VIEWS: 3 PAGES: 48 POSTED ON: 9/10/2012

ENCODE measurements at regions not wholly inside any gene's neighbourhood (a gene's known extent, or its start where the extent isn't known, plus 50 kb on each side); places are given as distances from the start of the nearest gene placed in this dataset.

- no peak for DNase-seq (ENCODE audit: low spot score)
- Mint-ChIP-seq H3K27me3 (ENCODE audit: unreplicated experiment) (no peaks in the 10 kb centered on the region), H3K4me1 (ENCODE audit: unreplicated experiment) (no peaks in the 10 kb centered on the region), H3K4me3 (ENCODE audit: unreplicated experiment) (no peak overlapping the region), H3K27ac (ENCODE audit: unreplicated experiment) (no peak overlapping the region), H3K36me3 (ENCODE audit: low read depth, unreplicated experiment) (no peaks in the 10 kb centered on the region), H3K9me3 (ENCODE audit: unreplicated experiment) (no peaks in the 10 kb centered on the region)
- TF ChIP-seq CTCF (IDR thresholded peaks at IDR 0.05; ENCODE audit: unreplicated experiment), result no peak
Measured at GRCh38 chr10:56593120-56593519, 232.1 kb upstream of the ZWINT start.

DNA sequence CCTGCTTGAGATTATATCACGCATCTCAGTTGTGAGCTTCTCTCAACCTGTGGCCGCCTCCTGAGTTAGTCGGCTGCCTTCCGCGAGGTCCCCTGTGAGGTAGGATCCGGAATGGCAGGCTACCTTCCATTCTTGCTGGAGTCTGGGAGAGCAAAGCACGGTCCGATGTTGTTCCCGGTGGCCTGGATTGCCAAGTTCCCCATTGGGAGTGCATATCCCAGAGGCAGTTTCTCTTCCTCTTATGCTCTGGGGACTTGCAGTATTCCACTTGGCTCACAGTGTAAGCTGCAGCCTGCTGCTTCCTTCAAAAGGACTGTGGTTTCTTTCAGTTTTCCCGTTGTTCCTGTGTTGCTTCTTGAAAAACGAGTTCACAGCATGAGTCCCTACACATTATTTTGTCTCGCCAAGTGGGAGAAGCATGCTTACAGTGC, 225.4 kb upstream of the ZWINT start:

Thermal Sensor Thermal Sensors • The control of process needs to be able to sense controlled or regulated variables • One physical variable that is important in industrial process control is temperature Definition of Thermal Energy • Substances around us are composed of atoms • When substance received energy, it will vibrates – Vibrates at equilibrium – solid – Vibrates and rotating – liquid – Vibrates and rotating and moving freely - gas Definition of Temperature • Temperature is the measurement of thermal energy containing in each molecule of substance (Joules/Molecule) • Example 10,000 J of energy – In a glass of water – In a tank of water Temperature Scale and Calibration Points Absolute Temperature Scale • Assigns zero temperature to a material that has no thermal energy – Kelvin (K) Scale – Rankine (°R) Scale • The transformation between the two scales is 5 T ( K ) T ( R) 9 Relative Temperature Scale • Shift the zero index up; zero degree does not mean zero thermal energy • Celsius scale relates to Kelvin T ( C ) T ( K ) 273.15 • Fahrenheit relates to Rankine T ( F ) T ( R) 459.6 Relationship between F and C • To transform from Celsius to Fahrenheit, note that the two scales differ by size of degree and scale shift of 32 9 T ( F ) T ( C ) 32 5 Relationship to Thermal Energy • Average thermal energy WTH of a molecule can be found from the absolute temperature in K from 3 WTH kT 2 • Where k = 1.38x10-23 J/K is Boltzmann’s constant Example A material has a temperature of 335 K. Find the temperature in °R Example Given temperature of 144.5 °C, express this temperature in (a) K and (b) °F Example A sample of oxygen gas has a temperature of 90 °F. If its molecular mass is 5.3x10-26 kg, find the average thermal speed of a molecule. Metal Resistance and Temperature • Metal is composed of atoms. • Add up all atoms vibrations constitutes thermal energy stored in the metal • The energy bands of metal is shown below • Valance band and conduction band are overlapped • Valance electron can stay in the conduction band and moves freely, conducting current • As metal received energy, stationary atom vibrates more and more • Conduction electrons collide more and more with vibrating atoms. Thus, resists the flow of current (increase in resistance) Graph of Temperature vs. Resistance Resistance vs. Temp Approximation Resistance vs. Temperature Approximation • A straight line approximation of resistance vs. temperature R(T ) R(T0 ) 1 0T Where R(T ) approximation of resistance at temperature T R(T0 ) resistance at temperature T0 T T T0 0 fractional change in resistance per degree of temperature at T0 where 1 R2 R1 0 T T R(T0 ) 2 1 Example A sample of metal resistance vs. temperature has the following measured values: Find the linear approximation of resistance vs temperature between 60° and 90° F Resistance Temperature Detectors (RTD) • A temperature sensor based on the changed of resistance of metal due to the change in temperature • Metals used are – Platinum (Repeatable, expensive) – Nickel (No quite repeatable, inexpensive) Characteristics of RTD • Sensitivity – Value of α0 is sensitivity – on the order of 0.004/°C for platinum and 0.005/°C for nickel • Response time – Due to the slowness of thermal conductivity, the response time is 0.5 to 5 s or more • Construction – Metal wire is wound into coil and is protected in sheath or productive tube • Signal conditioning – The RTD is generally used in a bridge circuit with compensate line • Dissipation constant – Because RTD is resistance, there is an I2R power dissipation in the device (Self-heating) – Can cause erroneous reading – Dissipation constant (PD) is provided in RTD spec. • A power required to raise the RTD temp by 1 C • The increase in temperature is found as P T PD T temperature rise becuase of self-heating in C P power dissipated in the RTD from the circuit in W PD dissipation constant of the RTD in W/ C Example An RTD has α0 = 0.005/°C , R = 500 , and a dissipation constant of PD = 30 mW/°C at 20 °C. The RTD is used in a bridge circuit with R1 = R2 = 500 and R3 a variable resistor used to null the bridge. If the supply is 10 V and the RTD is placed in a bath at 0 °C, find the value of R3 to null the bridge. Thermistors • Thermistor is made of semiconductor instead of metal • The gap energy ΔWg exists between the band • When the temperature of material increases, valance electrons gain additional energy until exceeds the band gap • Valence electrons are free to move and conduct current as temperature increase • As current conducts more, resistance decreases Resistance vs. Temperature Thermistor Characteristics • Sensitivity – Typically, 10% resistance change per 1 °C • Construction – Can be fabricated in discs, bead, and rods • Response time – Typically, 0.5 s – For poor thermal contact, response time can be 10 s • Signal conditioning – Bridge circuit • Dissipation constants – In milliwatts/°C Example A thermistor is to monitor room temperature. It has a resistance of 3.5 k at 20 °C with a slope of -10%/C. The dissipation constant is PD = 5 mV/C. It is proposed to use the thermistor in the divider circuit as shown to provide a voltage of 5.0 V at 20 ° C. Evaluate the effect of self- heating Thermocouples • When any conductor (such as a metal) is subjected to a thermal gradient, it will generate a voltage • Two different metals A and B are used to close the loop with connecting junction at T1 and T2 Seebeck Effect • Seebeck effect T2 QA QB dT T1 • where emf produced in voltage T1 , T2 junction temperatures in K QA , QB thermal transport constants of the two metals • In practice, an approximation linear relationship exists as T2 T1 • where constant in V/K T1 , T2 junction temperatures in K Example Find the Seebeck emf for a material with α = 50 V/°C if the junction temperatures are 20 °C and 100 °C. Thermocouple Characteristics • The setup of thermocouple is arranged as shown • Junction TM is exposed to temperature to be measured • The reference junction TR is a known temperature • The voltage produce is a function of (TM- TR) Thermocouple Types • Certain standard configuration of thermocouples have been adopted Each type has its particular features such as range, linearity, inertness to hostile environments sensitivity Thermocouple Polarity • If the reference temperature is less than the measured temperature, the output would be positive Thermocouple Tables • Table gives the voltage output related to reference and measured temperature with TR = 0 °C increment TM VM • To find a corresponding temperature to a certain output voltage, need interpolation TH TL TM TL VM VL VH VL • To find a measured voltage for a particular temperature VH VL VM VL TM TL TH TL Example A voltage of 23.72 mV is measured with a type K thermocouple at a 0 °C reference. Find the temperature of the measurement junction. Example Find the voltage of a type J thermocouple with a 0 °C reference if the junction temperature is -172 °C. Thermocouple Sensors • Sensitivity – Type J: 0.05 mV/°C – Type K: 0.006 mV/°C • Construction – Welded or twisted junction between 2 metals – Protective cover • Time response – Related to size of the wire and any protective material – Small TC, 10 to 20 ms – Large TC, 10 to 20 s • Signal conditioning – Output is very small, need high gain differential amplifier